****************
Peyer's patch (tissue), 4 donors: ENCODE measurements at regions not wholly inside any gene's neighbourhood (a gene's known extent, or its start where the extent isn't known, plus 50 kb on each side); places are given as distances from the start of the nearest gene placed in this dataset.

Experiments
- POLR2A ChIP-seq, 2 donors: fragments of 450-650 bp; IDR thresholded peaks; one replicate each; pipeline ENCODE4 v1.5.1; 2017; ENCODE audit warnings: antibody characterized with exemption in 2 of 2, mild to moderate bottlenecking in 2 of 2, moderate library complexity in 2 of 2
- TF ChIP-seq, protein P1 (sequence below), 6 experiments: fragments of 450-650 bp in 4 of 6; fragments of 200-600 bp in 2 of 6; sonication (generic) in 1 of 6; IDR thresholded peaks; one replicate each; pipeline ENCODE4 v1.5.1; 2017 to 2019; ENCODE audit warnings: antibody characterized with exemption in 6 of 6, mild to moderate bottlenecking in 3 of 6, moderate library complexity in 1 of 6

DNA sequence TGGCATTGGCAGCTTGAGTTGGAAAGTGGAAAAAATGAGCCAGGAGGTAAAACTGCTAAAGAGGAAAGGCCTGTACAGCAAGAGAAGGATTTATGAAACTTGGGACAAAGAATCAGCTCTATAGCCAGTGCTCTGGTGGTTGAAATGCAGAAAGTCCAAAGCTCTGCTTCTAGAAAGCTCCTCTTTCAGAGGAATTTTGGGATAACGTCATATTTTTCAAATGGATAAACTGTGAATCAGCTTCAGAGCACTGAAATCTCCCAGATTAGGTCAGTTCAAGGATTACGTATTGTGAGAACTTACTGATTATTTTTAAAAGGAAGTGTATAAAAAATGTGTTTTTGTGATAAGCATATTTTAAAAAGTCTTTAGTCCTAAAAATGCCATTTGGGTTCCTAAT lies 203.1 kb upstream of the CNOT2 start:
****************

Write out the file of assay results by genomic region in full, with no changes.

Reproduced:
Peyer's patch (tissue), 4 donors: ENCODE measurements at regions not wholly inside any gene's neighbourhood (a gene's known extent, or its start where the extent isn't known, plus 50 kb on each side); places are given as distances from the start of the nearest gene placed in this dataset.

Experiments
- POLR2A ChIP-seq, 2 donors: fragments of 450-650 bp; IDR thresholded peaks; one replicate each; pipeline ENCODE4 v1.5.1; 2017; ENCODE audit warnings: antibody characterized with exemption in 2 of 2, mild to moderate bottlenecking in 2 of 2, moderate library complexity in 2 of 2
- TF ChIP-seq, protein P1 (sequence below), 6 experiments: fragments of 450-650 bp in 4 of 6; fragments of 200-600 bp in 2 of 6; sonication (generic) in 1 of 6; IDR thresholded peaks; one replicate each; pipeline ENCODE4 v1.5.1; 2017 to 2019; ENCODE audit warnings: antibody characterized with exemption in 6 of 6, mild to moderate bottlenecking in 3 of 6, moderate library complexity in 1 of 6

DNA sequence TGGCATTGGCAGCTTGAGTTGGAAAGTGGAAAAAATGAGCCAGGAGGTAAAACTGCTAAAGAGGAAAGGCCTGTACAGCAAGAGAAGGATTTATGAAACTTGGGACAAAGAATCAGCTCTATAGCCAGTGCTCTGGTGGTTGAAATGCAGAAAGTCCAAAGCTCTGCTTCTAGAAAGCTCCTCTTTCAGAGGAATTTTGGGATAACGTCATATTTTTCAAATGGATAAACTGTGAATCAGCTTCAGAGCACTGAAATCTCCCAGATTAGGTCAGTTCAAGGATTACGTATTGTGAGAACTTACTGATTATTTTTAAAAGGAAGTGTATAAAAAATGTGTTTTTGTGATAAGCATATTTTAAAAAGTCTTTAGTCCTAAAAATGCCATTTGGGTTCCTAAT lies 203.1 kb upstream of the CNOT2 start: